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An Exclusive Interview With Mark Devries, Twenty-Something Creator of "Speciesism: The Movie"

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everal years ago, while his peers popped No-Doz and sported fake IDs, college sophomore Mark Devries had other plans. The 20-year-old Devries spent his time and money traveling the country to conduct video interviews of philosophers, activists, and factory farmers. His efforts would ultimately become "Speciesism: The Movie," a groundbreaking, feature-length documentary about the nature of species-based prejudice. The film was released in 2013 to glowing reviews in Psychology Today, Scientific American, The Huffington Post, and many other media.

"Speciesism" refers to the categorical exclusion of nonhuman animals from the moral realm occupied by humans, and exclusion from the protections that realm offers. Through a number of eye-opening interviews, the film reveals that most humans hold speciesist views -- and that these views typically lack a rational basis. We learn that because humans and nonhuman animals share many emotional and cognitive traits, the prejudice of speciesism is little different from racism, sexism, or other forms of discrimination among humans.

I recently caught up with Devries, now in his mid-twenties, to ask him about this remarkable movie and the inspiring story of its production. He delayed the start of law school for a year to work on the film, and while he did finally graduate, now he's too busy traveling and screening the movie to focus on the bar exam like most law grads. Making movies instead of practicing law? It's a brilliant, alternative legal career that many lawyers -- including me -- would view with admiration and envy.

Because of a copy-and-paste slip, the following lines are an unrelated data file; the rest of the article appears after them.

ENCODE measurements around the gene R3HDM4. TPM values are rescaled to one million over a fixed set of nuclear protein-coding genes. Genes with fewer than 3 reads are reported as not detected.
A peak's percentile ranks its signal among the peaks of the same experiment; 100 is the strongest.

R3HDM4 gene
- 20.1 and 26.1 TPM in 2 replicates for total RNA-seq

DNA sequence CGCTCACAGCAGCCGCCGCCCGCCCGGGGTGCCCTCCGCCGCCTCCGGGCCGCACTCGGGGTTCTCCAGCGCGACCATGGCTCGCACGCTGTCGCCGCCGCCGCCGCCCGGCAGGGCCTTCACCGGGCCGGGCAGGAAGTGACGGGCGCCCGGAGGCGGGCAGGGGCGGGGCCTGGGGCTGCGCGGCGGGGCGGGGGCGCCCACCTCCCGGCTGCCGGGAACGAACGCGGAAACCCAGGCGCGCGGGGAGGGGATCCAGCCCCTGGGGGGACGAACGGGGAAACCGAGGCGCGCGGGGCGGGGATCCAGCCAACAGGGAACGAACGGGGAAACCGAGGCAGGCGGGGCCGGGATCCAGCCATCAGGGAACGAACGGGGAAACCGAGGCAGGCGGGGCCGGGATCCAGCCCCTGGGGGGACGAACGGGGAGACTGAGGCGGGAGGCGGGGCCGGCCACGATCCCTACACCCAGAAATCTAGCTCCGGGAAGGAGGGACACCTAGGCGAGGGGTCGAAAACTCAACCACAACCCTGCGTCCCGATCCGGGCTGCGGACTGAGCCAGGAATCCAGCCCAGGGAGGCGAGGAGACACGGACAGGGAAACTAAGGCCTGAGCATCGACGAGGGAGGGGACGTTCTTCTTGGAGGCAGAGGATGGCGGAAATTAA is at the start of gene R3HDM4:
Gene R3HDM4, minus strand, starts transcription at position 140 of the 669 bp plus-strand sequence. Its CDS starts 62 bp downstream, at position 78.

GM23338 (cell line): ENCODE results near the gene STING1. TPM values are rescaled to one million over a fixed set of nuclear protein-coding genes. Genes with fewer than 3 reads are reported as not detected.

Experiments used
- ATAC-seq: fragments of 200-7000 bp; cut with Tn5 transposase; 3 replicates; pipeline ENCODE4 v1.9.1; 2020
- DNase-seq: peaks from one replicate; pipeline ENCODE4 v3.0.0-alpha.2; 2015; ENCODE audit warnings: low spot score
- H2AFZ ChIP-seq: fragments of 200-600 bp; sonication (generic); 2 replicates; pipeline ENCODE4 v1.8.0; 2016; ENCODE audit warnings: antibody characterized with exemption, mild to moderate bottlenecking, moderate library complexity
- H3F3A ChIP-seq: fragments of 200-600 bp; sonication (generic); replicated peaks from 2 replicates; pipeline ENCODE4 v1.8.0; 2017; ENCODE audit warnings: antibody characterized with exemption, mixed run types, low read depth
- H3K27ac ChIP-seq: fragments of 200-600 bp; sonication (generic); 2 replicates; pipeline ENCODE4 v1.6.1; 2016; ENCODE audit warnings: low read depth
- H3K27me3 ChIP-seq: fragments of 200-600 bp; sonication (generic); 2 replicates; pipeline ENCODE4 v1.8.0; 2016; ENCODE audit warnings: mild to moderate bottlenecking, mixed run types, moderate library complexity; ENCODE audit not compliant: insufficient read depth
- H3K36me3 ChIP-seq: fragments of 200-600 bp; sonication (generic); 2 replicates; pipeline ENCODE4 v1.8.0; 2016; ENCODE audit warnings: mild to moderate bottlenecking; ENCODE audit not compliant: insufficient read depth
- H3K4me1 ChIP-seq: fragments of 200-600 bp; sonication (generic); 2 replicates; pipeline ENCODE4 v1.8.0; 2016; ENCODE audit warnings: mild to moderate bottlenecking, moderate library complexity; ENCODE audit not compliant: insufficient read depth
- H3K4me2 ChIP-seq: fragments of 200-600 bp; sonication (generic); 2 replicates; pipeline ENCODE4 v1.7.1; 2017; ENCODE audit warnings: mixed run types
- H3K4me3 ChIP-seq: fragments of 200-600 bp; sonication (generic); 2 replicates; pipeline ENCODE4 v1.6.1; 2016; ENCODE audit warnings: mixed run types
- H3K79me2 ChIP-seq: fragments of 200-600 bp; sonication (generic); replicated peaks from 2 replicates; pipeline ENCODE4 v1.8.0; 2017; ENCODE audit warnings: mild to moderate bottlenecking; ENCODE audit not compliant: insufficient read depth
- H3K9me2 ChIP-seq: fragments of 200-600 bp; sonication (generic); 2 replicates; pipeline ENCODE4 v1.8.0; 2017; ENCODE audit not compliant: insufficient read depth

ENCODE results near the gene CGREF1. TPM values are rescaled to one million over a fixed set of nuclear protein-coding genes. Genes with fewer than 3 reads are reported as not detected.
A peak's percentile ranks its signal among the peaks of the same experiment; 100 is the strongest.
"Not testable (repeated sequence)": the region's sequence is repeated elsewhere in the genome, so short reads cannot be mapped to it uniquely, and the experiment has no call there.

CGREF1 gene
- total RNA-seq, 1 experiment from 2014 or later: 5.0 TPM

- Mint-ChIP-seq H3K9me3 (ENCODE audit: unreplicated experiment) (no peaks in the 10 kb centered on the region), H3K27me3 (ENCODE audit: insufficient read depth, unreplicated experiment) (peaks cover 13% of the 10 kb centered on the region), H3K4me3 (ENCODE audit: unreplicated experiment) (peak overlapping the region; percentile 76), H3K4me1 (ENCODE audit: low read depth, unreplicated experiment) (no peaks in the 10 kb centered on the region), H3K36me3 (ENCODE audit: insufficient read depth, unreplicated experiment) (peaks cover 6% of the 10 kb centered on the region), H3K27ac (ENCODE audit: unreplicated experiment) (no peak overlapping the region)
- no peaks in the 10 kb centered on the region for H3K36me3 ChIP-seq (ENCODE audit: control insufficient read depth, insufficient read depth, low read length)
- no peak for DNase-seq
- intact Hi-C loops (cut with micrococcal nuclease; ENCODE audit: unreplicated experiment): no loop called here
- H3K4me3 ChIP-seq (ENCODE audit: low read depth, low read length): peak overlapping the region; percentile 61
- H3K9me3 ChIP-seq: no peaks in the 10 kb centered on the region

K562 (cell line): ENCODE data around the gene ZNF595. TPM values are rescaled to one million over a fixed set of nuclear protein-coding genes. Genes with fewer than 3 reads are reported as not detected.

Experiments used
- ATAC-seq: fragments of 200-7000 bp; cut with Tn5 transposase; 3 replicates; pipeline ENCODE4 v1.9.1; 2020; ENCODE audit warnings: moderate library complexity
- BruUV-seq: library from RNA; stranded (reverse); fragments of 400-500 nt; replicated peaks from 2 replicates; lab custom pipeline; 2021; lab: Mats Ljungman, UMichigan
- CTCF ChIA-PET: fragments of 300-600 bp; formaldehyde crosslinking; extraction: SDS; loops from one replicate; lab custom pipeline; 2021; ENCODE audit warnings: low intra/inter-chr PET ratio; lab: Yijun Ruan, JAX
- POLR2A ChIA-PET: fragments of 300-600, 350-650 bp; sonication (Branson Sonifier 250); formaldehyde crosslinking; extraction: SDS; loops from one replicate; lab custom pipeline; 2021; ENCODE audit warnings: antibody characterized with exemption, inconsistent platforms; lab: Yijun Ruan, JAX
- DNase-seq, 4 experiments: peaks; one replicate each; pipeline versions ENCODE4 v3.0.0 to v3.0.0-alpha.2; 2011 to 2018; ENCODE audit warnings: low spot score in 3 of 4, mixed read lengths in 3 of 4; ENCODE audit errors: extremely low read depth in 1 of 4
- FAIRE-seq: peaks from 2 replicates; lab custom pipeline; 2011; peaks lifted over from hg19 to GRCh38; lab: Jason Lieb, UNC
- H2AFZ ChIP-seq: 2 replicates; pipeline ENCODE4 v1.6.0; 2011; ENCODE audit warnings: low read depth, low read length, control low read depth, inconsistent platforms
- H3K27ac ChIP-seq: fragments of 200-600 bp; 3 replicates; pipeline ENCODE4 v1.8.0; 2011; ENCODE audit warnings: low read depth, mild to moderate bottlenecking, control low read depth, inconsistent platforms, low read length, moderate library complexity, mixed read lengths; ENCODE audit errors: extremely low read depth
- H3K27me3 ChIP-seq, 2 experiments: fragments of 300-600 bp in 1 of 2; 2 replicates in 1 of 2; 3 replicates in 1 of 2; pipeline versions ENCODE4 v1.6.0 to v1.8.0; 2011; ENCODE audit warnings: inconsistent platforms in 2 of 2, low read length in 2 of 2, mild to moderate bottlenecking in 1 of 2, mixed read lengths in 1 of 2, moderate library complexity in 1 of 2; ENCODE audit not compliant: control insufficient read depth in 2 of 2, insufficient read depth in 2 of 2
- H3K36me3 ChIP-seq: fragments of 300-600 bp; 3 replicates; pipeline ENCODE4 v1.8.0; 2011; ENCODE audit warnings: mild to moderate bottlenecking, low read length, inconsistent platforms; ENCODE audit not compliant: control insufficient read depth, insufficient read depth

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Dave Simon: What led you, as a 20-year-old college student, to start making this film?

Mark Devries: I came across some PETA demonstrations, and I became curious as to what motivated them. I started looking into it, and once I discovered factory farming, I was shocked to learn that for the most part, farms don't really exist anymore. Instead we have these highly-controlled, sci-fi dystopias. I thought it seemed like something that should be made into a documentary. It was only once I started filming that I came upon the much larger and deeper issue of speciesism itself.

DS: You mention in the film that you didn't know anything about movie-making when you started. How did you do it?

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MD: I bought a camera, and I taught myself how to use that and the recording equipment. Then I taught some college friends how to use the equipment.

DS: Amazing. So you had a crew of friends. What was the film-making process like?

MD: I had to film sporadically while in college at the beginning, using money I earned from part-time jobs. I did a lot of filming, trying to find things out, and I made many attempts to get things on film -- sometimes succeeding and sometimes not. Often we just walked up to animal facilities and tried to get into discussions with the owners, and to get them to talk about what goes on inside. Some of things they told us were quite shocking, as seen in the film. Then, perhaps a year into filming, I learned about speciesism -- and that quickly became the film's new direction.

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DS: It must have been incredibly challenging to do all this while in college. Did you ever consider dropping the project?

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